You hear it all the time: the struggles facing young people with arts and humanities degrees. The stereotypes fly fast and furious. These kids go to university, spend four years of time and money sitting in lecture halls, then end up as a barista at your local coffee shop. They just don’t learn the skills they need in this economy, or more importantly, the economy that’s coming – the economy not of 2021, but 2027, 2037, and on and on.
It’s a crazy cycle of self-destruction. Yet there are fields available to Canadian students with enormous opportunities for employability – and right at the top of the list are skilled trades! The OECD published a report which found that skilled trades professions were some of the least popular among developed nations, despite graduates from those programs enjoying some of the highest employment rates on average.
Take another example. Back in 2015, Workopolis published a list of some of Canada’s highest-paying career paths. Unsurprisingly, the titles read like a list of programs at your local technical college. Skilled trades are the name of the game, with careers like equipment operators, welders, electricians, mechanics, service technicians, and others at the top of the heap.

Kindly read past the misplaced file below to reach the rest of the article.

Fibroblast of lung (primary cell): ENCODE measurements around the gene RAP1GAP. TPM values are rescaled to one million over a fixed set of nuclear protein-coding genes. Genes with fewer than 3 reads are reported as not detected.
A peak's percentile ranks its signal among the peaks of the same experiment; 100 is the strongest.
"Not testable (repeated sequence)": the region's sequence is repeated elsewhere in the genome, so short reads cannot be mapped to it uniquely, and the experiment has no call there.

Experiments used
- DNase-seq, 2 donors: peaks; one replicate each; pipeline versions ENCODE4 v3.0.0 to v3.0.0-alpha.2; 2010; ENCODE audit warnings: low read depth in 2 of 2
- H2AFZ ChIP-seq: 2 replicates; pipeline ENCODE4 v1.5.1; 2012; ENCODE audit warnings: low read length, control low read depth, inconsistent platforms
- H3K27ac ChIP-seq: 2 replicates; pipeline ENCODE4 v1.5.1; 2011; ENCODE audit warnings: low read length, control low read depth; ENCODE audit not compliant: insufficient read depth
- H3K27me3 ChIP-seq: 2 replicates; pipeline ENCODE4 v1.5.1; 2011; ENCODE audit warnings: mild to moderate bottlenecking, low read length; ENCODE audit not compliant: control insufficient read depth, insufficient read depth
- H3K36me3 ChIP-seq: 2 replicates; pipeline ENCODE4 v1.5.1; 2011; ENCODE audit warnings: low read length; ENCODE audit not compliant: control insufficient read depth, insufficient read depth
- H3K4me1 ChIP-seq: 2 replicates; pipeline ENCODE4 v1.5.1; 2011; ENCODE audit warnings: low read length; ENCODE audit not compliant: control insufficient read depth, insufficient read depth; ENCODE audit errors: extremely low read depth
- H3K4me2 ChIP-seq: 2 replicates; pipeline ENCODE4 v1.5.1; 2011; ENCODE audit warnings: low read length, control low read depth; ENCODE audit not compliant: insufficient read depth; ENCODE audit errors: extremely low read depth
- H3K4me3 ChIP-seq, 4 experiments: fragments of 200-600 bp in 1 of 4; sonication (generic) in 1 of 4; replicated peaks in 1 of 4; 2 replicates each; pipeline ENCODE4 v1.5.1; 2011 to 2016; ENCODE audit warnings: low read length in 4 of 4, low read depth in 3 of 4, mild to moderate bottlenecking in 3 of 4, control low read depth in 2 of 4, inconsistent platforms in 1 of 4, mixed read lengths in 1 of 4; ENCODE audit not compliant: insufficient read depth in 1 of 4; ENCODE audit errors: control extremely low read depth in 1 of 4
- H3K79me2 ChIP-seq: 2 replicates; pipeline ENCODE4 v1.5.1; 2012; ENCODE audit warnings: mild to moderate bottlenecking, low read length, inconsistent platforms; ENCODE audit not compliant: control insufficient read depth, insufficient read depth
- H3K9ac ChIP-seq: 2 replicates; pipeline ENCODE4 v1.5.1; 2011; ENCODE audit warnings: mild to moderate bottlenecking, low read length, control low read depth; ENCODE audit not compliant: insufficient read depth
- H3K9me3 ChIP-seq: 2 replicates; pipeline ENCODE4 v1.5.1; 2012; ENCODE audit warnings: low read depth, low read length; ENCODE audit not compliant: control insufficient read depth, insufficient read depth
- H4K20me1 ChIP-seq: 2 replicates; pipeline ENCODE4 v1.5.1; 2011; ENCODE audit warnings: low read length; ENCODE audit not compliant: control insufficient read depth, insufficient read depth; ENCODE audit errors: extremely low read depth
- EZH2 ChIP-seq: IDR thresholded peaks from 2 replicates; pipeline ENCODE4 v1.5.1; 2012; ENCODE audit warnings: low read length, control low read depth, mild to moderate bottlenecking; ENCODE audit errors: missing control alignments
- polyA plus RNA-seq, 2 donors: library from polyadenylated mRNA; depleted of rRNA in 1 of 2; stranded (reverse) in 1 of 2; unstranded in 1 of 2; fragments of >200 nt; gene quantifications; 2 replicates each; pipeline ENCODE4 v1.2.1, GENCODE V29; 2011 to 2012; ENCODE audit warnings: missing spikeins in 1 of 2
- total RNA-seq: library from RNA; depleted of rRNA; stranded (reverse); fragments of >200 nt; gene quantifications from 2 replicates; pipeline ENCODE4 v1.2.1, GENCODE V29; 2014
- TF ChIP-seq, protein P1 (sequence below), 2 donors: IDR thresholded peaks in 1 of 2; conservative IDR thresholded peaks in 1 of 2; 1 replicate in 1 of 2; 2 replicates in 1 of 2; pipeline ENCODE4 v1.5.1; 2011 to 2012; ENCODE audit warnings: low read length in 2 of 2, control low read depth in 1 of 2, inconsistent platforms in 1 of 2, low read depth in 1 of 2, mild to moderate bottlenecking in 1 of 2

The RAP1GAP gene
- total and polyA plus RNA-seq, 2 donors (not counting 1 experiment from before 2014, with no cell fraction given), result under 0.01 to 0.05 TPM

The balance sheet is clear. On the one hand, we have a glut of students with arts and humanities degrees struggling to find their place in the modern economy. On the other hand, we have young skilled tradespeople with the knowledge and know-how to prosper. So, why are we encouraging a culture of baristas instead of a culture of bricklayers? Careers as parental basement dwellers instead of careers as plumbers? People with little chance of contributing, instead of a chance to be the people who are building our country and economy?
It’s time to get our priorities straight. For the sake of our kids, we’ve got to change the channel. We’ve got to start communicating a new message for young people – pick a career with a future you can depend on. Pick skilled trades.